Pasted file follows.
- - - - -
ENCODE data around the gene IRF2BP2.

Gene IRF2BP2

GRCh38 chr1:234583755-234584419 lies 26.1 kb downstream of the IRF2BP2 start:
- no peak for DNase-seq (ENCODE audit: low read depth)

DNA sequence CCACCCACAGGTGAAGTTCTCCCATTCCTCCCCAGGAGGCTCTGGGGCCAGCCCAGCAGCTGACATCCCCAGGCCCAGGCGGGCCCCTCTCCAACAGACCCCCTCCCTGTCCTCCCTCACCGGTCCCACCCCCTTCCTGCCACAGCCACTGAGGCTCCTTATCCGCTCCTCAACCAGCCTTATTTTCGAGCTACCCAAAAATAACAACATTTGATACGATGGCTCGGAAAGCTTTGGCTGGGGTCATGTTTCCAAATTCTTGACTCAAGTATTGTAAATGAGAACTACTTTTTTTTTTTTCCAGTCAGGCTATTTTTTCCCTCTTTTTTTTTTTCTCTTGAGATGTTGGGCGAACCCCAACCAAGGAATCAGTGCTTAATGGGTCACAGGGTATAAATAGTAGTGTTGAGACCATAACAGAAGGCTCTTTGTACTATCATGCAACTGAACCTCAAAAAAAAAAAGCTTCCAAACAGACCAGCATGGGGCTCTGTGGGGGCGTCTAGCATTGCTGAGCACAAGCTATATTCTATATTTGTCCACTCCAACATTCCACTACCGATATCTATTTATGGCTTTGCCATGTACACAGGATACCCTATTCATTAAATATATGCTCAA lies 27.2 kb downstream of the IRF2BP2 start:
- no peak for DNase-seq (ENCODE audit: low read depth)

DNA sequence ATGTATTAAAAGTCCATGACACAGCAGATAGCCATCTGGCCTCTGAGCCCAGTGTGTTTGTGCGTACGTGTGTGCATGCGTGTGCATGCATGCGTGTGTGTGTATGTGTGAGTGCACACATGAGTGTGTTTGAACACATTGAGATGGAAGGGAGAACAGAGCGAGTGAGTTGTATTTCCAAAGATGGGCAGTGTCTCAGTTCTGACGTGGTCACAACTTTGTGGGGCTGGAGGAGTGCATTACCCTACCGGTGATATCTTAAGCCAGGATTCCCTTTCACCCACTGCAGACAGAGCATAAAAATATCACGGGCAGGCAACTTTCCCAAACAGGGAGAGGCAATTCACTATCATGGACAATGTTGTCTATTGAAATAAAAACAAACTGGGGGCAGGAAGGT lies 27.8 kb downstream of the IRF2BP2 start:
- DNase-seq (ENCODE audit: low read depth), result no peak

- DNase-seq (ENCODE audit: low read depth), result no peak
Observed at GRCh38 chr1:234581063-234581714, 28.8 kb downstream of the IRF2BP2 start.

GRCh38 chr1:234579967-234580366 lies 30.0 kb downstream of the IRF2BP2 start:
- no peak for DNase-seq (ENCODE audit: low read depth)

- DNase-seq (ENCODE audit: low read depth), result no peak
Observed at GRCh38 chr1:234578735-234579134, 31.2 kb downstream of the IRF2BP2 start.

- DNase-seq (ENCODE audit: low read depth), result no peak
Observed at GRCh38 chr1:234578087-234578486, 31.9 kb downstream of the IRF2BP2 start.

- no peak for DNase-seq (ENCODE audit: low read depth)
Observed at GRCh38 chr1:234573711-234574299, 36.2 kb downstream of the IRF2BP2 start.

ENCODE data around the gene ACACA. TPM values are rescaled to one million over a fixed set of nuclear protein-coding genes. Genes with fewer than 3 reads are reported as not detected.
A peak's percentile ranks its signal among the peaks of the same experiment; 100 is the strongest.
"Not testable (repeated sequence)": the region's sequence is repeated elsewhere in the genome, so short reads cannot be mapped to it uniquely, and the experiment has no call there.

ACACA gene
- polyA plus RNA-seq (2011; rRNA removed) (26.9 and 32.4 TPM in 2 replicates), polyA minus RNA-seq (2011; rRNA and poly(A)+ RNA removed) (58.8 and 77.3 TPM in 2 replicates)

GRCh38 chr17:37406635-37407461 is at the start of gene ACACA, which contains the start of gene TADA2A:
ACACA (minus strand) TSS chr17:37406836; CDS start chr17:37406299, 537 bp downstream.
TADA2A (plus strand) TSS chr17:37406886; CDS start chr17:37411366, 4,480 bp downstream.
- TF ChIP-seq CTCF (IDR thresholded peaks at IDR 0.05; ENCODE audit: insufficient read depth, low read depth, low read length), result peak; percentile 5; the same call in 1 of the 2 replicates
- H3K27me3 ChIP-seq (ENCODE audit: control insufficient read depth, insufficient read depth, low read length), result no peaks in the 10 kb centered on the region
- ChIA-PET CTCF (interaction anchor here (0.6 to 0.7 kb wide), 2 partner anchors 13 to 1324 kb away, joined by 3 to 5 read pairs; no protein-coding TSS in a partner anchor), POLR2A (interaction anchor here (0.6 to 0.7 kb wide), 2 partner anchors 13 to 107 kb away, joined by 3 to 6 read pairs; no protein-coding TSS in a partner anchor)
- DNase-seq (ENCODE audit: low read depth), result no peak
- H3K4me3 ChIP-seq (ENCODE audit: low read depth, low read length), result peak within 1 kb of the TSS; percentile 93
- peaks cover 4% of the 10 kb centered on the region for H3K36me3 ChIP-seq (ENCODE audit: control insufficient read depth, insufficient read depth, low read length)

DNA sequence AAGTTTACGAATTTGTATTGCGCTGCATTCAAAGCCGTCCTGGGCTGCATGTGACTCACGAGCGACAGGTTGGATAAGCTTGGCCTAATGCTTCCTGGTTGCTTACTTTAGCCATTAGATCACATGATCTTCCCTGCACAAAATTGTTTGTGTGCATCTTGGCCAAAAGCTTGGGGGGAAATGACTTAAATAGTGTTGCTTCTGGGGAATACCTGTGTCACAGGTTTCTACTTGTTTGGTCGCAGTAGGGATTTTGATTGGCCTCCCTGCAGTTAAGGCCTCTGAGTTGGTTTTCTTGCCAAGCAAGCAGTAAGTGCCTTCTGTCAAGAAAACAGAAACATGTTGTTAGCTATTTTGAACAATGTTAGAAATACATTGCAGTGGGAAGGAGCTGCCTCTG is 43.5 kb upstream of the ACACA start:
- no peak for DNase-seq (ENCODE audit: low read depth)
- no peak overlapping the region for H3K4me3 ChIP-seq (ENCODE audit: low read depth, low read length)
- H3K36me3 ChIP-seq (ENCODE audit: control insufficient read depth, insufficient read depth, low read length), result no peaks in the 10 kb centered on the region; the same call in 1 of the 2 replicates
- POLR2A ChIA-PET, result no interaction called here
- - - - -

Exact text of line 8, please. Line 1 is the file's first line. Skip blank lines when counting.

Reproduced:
- DNase-seq (ENCODE audit: low read depth), result no peak